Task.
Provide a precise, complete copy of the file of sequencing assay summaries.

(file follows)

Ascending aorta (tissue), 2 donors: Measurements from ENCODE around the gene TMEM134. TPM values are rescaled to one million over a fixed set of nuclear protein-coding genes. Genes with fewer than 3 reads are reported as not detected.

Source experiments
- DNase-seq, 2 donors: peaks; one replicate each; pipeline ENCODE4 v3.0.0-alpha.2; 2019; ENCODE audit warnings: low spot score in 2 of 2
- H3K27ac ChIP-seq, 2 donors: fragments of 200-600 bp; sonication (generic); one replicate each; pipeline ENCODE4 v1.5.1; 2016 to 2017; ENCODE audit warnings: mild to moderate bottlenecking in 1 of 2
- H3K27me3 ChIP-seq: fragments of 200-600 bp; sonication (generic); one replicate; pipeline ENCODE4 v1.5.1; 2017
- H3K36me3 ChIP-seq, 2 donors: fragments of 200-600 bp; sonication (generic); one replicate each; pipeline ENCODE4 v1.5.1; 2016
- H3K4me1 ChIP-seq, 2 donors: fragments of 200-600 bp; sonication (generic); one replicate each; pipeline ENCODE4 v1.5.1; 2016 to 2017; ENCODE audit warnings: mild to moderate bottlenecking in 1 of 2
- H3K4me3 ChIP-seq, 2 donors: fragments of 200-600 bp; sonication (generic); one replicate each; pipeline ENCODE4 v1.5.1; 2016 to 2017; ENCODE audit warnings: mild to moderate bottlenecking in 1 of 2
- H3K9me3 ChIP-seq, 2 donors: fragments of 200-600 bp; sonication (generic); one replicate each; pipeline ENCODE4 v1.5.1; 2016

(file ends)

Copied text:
Ascending aorta (tissue), 2 donors: Measurements from ENCODE around the gene TMEM134. TPM values are rescaled to one million over a fixed set of nuclear protein-coding genes. Genes with fewer than 3 reads are reported as not detected.

Source experiments
- DNase-seq, 2 donors: peaks; one replicate each; pipeline ENCODE4 v3.0.0-alpha.2; 2019; ENCODE audit warnings: low spot score in 2 of 2
- H3K27ac ChIP-seq, 2 donors: fragments of 200-600 bp; sonication (generic); one replicate each; pipeline ENCODE4 v1.5.1; 2016 to 2017; ENCODE audit warnings: mild to moderate bottlenecking in 1 of 2
- H3K27me3 ChIP-seq: fragments of 200-600 bp; sonication (generic); one replicate; pipeline ENCODE4 v1.5.1; 2017
- H3K36me3 ChIP-seq, 2 donors: fragments of 200-600 bp; sonication (generic); one replicate each; pipeline ENCODE4 v1.5.1; 2016
- H3K4me1 ChIP-seq, 2 donors: fragments of 200-600 bp; sonication (generic); one replicate each; pipeline ENCODE4 v1.5.1; 2016 to 2017; ENCODE audit warnings: mild to moderate bottlenecking in 1 of 2
- H3K4me3 ChIP-seq, 2 donors: fragments of 200-600 bp; sonication (generic); one replicate each; pipeline ENCODE4 v1.5.1; 2016 to 2017; ENCODE audit warnings: mild to moderate bottlenecking in 1 of 2
- H3K9me3 ChIP-seq, 2 donors: fragments of 200-600 bp; sonication (generic); one replicate each; pipeline ENCODE4 v1.5.1; 2016